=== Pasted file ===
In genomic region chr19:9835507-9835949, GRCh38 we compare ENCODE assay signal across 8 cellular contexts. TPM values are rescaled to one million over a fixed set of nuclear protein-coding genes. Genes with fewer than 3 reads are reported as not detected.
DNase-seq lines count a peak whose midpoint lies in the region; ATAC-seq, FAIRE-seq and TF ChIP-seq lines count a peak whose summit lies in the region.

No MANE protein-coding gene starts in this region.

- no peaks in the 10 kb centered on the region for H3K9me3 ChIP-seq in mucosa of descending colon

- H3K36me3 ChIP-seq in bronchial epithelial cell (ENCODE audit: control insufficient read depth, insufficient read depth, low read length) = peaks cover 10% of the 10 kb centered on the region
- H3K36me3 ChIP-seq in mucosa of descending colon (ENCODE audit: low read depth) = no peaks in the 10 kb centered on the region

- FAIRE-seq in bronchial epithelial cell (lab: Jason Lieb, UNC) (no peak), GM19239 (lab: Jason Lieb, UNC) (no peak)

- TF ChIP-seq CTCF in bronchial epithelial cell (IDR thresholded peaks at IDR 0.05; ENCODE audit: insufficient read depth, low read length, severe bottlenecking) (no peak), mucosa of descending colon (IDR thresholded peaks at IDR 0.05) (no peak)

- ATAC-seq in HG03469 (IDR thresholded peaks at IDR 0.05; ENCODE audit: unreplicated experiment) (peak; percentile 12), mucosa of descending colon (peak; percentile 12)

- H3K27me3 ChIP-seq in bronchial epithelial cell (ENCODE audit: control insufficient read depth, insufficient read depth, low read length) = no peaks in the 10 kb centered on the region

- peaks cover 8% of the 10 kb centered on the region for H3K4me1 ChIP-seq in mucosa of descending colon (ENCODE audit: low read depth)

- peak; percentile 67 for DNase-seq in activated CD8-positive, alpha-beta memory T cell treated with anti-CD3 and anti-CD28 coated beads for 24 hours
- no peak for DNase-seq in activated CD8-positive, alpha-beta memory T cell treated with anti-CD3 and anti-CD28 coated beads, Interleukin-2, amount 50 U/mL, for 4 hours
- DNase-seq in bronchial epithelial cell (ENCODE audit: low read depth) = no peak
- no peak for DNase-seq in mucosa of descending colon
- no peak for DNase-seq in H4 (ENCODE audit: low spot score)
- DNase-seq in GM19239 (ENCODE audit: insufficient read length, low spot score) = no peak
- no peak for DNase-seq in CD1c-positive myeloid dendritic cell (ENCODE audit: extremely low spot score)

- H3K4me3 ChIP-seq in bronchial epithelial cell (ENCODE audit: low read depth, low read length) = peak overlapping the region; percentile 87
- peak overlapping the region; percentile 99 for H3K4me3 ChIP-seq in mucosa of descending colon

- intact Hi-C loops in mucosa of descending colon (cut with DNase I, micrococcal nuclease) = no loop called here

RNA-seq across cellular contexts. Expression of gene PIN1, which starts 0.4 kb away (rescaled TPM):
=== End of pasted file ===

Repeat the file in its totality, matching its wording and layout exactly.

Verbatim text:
In genomic region chr19:9835507-9835949, GRCh38 we compare ENCODE assay signal across 8 cellular contexts. TPM values are rescaled to one million over a fixed set of nuclear protein-coding genes. Genes with fewer than 3 reads are reported as not detected.
DNase-seq lines count a peak whose midpoint lies in the region; ATAC-seq, FAIRE-seq and TF ChIP-seq lines count a peak whose summit lies in the region.

No MANE protein-coding gene starts in this region.

- no peaks in the 10 kb centered on the region for H3K9me3 ChIP-seq in mucosa of descending colon

- H3K36me3 ChIP-seq in bronchial epithelial cell (ENCODE audit: control insufficient read depth, insufficient read depth, low read length) = peaks cover 10% of the 10 kb centered on the region
- H3K36me3 ChIP-seq in mucosa of descending colon (ENCODE audit: low read depth) = no peaks in the 10 kb centered on the region

- FAIRE-seq in bronchial epithelial cell (lab: Jason Lieb, UNC) (no peak), GM19239 (lab: Jason Lieb, UNC) (no peak)

- TF ChIP-seq CTCF in bronchial epithelial cell (IDR thresholded peaks at IDR 0.05; ENCODE audit: insufficient read depth, low read length, severe bottlenecking) (no peak), mucosa of descending colon (IDR thresholded peaks at IDR 0.05) (no peak)

- ATAC-seq in HG03469 (IDR thresholded peaks at IDR 0.05; ENCODE audit: unreplicated experiment) (peak; percentile 12), mucosa of descending colon (peak; percentile 12)

- H3K27me3 ChIP-seq in bronchial epithelial cell (ENCODE audit: control insufficient read depth, insufficient read depth, low read length) = no peaks in the 10 kb centered on the region

- peaks cover 8% of the 10 kb centered on the region for H3K4me1 ChIP-seq in mucosa of descending colon (ENCODE audit: low read depth)

- peak; percentile 67 for DNase-seq in activated CD8-positive, alpha-beta memory T cell treated with anti-CD3 and anti-CD28 coated beads for 24 hours
- no peak for DNase-seq in activated CD8-positive, alpha-beta memory T cell treated with anti-CD3 and anti-CD28 coated beads, Interleukin-2, amount 50 U/mL, for 4 hours
- DNase-seq in bronchial epithelial cell (ENCODE audit: low read depth) = no peak
- no peak for DNase-seq in mucosa of descending colon
- no peak for DNase-seq in H4 (ENCODE audit: low spot score)
- DNase-seq in GM19239 (ENCODE audit: insufficient read length, low spot score) = no peak
- no peak for DNase-seq in CD1c-positive myeloid dendritic cell (ENCODE audit: extremely low spot score)

- H3K4me3 ChIP-seq in bronchial epithelial cell (ENCODE audit: low read depth, low read length) = peak overlapping the region; percentile 87
- peak overlapping the region; percentile 99 for H3K4me3 ChIP-seq in mucosa of descending colon

- intact Hi-C loops in mucosa of descending colon (cut with DNase I, micrococcal nuclease) = no loop called here

RNA-seq across cellular contexts. Expression of gene PIN1, which starts 0.4 kb away (rescaled TPM):